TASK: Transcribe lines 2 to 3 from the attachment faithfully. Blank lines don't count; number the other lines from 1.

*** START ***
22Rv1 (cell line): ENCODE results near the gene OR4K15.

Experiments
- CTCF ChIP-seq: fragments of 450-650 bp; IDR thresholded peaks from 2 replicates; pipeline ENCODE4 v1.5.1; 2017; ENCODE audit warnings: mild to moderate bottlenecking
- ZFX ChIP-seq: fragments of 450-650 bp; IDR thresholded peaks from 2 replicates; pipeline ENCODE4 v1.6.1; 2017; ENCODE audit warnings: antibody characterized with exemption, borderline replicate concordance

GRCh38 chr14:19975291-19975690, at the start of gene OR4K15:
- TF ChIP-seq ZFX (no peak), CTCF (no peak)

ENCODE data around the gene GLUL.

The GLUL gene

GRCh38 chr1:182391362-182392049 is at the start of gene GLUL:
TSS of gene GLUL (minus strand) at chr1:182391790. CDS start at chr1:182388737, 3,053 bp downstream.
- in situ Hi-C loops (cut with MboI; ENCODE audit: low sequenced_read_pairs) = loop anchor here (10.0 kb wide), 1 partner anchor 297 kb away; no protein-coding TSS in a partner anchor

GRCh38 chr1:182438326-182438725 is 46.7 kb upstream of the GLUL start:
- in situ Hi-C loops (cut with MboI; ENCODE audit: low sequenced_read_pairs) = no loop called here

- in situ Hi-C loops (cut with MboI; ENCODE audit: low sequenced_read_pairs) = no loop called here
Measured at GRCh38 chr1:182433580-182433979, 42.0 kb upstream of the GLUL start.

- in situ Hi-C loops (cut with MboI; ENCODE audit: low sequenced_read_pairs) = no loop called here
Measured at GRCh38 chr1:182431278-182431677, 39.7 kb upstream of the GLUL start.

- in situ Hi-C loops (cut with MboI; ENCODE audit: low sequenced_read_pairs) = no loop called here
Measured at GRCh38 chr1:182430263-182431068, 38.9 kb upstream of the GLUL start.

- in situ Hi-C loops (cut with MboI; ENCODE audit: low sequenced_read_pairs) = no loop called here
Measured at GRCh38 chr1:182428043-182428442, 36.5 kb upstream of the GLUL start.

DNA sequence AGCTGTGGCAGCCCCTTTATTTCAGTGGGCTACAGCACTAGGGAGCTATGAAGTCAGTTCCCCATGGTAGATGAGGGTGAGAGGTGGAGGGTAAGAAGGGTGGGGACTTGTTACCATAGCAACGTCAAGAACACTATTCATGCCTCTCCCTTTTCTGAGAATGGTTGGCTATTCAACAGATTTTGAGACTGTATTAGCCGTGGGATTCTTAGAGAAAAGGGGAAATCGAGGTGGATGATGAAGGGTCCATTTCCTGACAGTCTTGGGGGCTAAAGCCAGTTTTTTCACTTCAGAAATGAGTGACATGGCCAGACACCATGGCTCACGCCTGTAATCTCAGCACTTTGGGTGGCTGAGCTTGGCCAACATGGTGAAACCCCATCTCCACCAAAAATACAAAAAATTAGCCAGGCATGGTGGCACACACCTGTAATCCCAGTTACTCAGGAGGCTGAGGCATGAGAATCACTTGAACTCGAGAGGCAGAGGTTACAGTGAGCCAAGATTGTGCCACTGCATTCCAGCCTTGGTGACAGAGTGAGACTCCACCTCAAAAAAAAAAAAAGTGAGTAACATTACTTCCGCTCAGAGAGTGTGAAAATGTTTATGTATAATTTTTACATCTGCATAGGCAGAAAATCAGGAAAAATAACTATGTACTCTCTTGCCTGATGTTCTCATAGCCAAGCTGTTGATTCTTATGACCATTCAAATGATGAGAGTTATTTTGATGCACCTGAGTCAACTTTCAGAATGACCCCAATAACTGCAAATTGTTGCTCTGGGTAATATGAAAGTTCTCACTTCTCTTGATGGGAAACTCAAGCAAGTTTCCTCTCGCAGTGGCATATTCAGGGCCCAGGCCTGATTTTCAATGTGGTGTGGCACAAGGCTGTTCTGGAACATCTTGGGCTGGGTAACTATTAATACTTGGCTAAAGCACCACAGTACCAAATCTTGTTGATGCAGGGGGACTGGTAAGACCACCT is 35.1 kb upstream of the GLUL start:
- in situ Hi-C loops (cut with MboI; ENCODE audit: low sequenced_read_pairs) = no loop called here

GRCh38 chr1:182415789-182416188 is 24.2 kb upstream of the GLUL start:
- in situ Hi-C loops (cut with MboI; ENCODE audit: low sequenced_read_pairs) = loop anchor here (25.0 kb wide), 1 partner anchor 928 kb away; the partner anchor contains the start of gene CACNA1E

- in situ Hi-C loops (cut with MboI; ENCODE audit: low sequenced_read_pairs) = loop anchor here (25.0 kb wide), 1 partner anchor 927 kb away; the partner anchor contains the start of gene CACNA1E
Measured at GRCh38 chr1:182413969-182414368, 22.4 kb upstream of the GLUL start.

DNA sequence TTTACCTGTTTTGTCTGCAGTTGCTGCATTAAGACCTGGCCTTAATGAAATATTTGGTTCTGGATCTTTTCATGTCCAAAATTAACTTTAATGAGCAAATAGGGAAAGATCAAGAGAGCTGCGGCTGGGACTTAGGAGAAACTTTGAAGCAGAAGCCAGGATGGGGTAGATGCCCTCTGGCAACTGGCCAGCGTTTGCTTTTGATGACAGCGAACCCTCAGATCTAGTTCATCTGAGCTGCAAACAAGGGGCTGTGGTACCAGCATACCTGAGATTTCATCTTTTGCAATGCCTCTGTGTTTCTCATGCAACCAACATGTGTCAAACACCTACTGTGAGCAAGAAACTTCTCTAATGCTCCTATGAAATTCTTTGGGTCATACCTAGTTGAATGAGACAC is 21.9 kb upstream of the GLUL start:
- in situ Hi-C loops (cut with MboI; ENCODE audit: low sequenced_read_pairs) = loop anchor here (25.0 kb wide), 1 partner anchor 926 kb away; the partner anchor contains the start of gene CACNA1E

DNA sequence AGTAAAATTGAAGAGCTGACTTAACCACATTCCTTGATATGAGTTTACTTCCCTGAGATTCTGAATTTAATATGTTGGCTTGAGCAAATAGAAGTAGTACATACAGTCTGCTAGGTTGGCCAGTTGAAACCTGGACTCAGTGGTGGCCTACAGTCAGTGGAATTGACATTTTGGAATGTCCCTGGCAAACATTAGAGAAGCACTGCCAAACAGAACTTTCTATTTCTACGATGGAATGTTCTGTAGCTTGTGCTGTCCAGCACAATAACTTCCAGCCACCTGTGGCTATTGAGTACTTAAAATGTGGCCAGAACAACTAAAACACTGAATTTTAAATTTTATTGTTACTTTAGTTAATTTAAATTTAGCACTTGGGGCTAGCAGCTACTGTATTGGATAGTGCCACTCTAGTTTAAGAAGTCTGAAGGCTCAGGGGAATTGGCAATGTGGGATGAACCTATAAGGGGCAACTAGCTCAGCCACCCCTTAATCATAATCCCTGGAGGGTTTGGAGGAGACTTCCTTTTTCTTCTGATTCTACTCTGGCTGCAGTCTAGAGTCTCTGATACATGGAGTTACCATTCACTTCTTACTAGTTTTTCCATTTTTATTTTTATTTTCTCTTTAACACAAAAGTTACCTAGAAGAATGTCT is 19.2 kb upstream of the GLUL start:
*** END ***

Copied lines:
Experiments
- CTCF ChIP-seq: fragments of 450-650 bp; IDR thresholded peaks from 2 replicates; pipeline ENCODE4 v1.5.1; 2017; ENCODE audit warnings: mild to moderate bottlenecking